Home / Journals International Journal of Anesthesia and Clinical Medicine / Airway Management in Neurosurgical Patients
Airway Management in Neurosurgical Patients
Submission DeadlineJun. 10, 2020

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Lead Guest Editor
Zahid Hussain Khan
Department of Anesthesiology and Critical Care, Tehran University of Medical Sciences, Tehran, Iran
Guest Editors
  • Brendan Finucane
    Department of Anesthesiology and Pain Medicine, University of Alberta, Edmonton, Alberta, Canada
  • Orlando Hung
    Department of Anesthesia, Pain Management & Perioperative Medicine,Faculty of Medicine, Dalhousie University, Halifax, Nova Scotia, Canada
  • Fauzia Anis Khan
    Department of Anaesthesia, The Aga Khan University, Karachi, Pakistan
  • Surender K Malhotra
    Department of Anesthesiology, MM Institute of Medical Sciences & Research, Mullana, Ambala, India
  • Ashish Sinha
    Department of Anesthesiology, Internal Medicine & Physiology, Hahnemann University Hospital, Philadelphia, USA
  • Carin A Hagberg
    Department of Anesthesiology and Perioperative Medicine, Division of Anesthesiology, Critical Care, and Pain Medicine, The University of Texas MD Anderson Cancer Center, Houston, USA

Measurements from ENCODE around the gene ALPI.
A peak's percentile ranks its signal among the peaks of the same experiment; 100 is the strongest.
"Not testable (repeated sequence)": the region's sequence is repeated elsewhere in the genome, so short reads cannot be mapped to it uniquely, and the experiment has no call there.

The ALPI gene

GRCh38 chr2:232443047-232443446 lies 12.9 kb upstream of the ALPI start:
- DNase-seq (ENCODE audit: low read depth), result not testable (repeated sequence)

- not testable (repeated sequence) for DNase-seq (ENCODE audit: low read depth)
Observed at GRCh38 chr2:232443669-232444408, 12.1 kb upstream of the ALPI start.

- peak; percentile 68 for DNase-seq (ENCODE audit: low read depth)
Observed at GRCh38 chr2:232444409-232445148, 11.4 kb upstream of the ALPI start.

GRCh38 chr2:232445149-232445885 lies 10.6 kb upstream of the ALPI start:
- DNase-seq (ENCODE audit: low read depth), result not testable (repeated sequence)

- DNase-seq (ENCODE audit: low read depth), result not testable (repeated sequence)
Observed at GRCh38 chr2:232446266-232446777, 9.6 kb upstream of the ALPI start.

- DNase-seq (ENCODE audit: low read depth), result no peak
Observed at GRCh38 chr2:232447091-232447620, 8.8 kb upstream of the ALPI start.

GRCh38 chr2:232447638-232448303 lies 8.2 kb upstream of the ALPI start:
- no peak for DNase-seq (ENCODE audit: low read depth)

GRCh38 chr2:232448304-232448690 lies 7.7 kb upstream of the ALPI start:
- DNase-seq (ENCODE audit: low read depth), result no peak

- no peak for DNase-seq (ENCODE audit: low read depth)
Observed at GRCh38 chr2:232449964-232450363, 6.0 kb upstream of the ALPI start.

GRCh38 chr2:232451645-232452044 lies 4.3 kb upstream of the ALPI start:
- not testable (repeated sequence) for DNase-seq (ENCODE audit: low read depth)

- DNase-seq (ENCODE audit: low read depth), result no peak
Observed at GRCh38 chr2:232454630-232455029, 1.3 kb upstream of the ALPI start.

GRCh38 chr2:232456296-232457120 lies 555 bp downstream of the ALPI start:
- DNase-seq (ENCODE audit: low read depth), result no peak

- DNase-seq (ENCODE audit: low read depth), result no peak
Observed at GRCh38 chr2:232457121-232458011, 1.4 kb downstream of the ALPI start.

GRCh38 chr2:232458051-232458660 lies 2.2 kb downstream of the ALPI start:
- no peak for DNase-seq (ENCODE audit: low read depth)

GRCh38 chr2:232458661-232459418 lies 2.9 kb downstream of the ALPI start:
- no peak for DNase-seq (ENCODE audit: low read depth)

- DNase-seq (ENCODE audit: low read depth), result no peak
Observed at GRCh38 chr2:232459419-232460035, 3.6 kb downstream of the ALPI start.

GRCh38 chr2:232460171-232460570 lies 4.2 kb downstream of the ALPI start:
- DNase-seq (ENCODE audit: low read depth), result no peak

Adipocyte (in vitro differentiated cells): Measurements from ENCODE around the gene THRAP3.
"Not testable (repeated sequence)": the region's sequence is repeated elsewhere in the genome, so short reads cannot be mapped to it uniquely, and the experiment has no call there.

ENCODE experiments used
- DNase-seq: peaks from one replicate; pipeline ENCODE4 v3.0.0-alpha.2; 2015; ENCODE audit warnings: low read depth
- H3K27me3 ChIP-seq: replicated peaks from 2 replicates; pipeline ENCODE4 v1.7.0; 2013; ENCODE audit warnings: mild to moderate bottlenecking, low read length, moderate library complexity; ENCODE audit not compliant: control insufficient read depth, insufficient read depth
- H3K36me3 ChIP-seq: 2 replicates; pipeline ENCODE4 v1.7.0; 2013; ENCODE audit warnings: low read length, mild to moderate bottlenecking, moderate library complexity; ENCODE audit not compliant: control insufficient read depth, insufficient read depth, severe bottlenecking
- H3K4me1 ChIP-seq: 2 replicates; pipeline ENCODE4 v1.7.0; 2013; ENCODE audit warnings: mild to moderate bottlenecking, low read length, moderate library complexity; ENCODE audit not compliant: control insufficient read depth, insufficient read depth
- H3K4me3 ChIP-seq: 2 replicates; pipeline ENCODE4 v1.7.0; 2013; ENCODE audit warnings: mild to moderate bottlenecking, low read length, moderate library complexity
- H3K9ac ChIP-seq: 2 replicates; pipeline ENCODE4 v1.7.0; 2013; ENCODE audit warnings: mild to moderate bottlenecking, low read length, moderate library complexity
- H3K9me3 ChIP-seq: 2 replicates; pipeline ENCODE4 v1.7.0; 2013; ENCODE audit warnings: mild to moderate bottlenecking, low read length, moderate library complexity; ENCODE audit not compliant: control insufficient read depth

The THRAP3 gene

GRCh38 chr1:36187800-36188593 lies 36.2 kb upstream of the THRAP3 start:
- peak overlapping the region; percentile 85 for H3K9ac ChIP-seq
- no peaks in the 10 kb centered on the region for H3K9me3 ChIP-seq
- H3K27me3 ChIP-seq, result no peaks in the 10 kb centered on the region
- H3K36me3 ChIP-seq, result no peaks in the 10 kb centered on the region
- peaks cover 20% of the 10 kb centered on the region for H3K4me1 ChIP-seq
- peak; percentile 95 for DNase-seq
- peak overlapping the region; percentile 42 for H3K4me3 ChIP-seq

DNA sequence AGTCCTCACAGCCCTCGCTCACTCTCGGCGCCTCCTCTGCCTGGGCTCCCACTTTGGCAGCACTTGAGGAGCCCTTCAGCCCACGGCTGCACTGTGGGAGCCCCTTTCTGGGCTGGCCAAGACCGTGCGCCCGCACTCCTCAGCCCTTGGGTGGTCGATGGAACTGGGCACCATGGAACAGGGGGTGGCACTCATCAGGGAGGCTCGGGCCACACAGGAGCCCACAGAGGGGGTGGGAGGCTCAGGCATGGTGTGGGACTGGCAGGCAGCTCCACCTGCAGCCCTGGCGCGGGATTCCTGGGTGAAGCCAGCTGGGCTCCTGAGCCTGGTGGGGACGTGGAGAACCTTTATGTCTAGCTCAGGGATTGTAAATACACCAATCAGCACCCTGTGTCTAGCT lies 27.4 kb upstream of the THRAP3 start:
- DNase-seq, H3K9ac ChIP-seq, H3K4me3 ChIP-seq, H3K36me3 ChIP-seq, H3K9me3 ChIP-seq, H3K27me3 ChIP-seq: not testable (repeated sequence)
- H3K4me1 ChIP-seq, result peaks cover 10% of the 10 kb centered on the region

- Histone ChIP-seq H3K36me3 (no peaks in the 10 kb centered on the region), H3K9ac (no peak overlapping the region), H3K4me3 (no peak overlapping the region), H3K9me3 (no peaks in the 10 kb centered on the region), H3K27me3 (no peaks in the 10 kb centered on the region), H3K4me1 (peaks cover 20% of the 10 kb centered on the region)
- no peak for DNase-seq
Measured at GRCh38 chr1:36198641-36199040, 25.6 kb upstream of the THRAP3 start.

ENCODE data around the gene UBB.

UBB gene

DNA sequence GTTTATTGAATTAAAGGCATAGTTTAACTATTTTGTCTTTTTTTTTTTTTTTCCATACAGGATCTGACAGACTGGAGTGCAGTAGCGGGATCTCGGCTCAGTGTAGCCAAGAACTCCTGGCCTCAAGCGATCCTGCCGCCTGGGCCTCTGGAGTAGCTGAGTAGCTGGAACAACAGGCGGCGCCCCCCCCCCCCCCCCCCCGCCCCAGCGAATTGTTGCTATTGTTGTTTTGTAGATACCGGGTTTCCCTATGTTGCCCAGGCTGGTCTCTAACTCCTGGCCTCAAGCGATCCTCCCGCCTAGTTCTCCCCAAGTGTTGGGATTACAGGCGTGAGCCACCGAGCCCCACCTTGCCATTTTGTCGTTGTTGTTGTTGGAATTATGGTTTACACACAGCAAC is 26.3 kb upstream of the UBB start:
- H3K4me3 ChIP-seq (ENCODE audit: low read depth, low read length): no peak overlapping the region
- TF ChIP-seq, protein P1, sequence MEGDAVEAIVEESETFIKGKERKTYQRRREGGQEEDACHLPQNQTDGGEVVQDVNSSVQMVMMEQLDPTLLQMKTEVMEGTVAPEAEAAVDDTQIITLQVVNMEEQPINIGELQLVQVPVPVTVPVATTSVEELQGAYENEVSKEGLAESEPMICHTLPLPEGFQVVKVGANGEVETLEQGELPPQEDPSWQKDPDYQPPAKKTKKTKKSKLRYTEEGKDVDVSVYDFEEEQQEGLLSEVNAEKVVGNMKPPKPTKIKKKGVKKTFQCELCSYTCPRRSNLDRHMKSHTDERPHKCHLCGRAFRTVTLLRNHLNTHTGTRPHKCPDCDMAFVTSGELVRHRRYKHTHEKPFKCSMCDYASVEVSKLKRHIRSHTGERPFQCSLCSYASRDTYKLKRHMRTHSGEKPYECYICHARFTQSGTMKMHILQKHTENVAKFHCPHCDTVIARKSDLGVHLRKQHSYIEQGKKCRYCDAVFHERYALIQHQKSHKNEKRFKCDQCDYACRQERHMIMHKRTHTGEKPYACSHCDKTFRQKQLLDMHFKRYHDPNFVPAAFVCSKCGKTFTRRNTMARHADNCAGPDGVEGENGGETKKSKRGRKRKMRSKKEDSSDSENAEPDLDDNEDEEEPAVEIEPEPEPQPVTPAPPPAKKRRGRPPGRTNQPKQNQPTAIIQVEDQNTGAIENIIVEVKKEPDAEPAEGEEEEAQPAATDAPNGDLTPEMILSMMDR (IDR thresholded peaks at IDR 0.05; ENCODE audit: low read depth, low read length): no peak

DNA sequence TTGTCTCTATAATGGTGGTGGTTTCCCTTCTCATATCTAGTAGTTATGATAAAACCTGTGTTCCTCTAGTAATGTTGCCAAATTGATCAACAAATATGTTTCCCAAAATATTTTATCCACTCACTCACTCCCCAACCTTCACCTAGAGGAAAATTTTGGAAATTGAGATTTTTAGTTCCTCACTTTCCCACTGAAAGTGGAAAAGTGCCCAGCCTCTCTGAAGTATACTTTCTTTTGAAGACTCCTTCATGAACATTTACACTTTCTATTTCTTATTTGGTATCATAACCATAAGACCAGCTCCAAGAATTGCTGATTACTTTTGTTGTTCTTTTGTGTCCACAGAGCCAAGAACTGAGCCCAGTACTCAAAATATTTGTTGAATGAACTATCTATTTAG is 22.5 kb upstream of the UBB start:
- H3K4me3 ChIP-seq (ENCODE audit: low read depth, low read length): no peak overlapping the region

Introduction
Neurosurgical cases have a plethora of airway problems ranging from raised intracranial pressure, hydrocephalus, Cushing's disease, Cushing syndrome, acromegaly, severe micrognathia, acute & chronic subdural hematoma, epidural hematoma, compromised spinal cord, ankylosing spondylitis, fracture and dislocations of the odontoid and upper cervical vertebrae, immobile cervical spine because of fixed cervical vertebrae and hard collar application. Such challenging cases need to be managed carefully as far as airway management is concerned to prevent any catastrophic sequelae. The airway of such cases can be managed employing direct laryngoscopy, awake fiber-optic intubation, retrograde intubation or the use of special appliances such as LMA, fast track LMA, Bullard laryngoscope, McCoy laryngoscope. In some cases, however elective tracheostomy is indicated. This issue of the journal focuses on the airway management of such complicated and challenging cases in neurosurgery.
Aims and Scope:
  1. Neurosurgery
  2. Raised intracranial pressure
  3. Traumatic brain injury
  4. Cervical vertebrae fracture and dislocation
  5. Endocrine abnormalities
  6. Airway management
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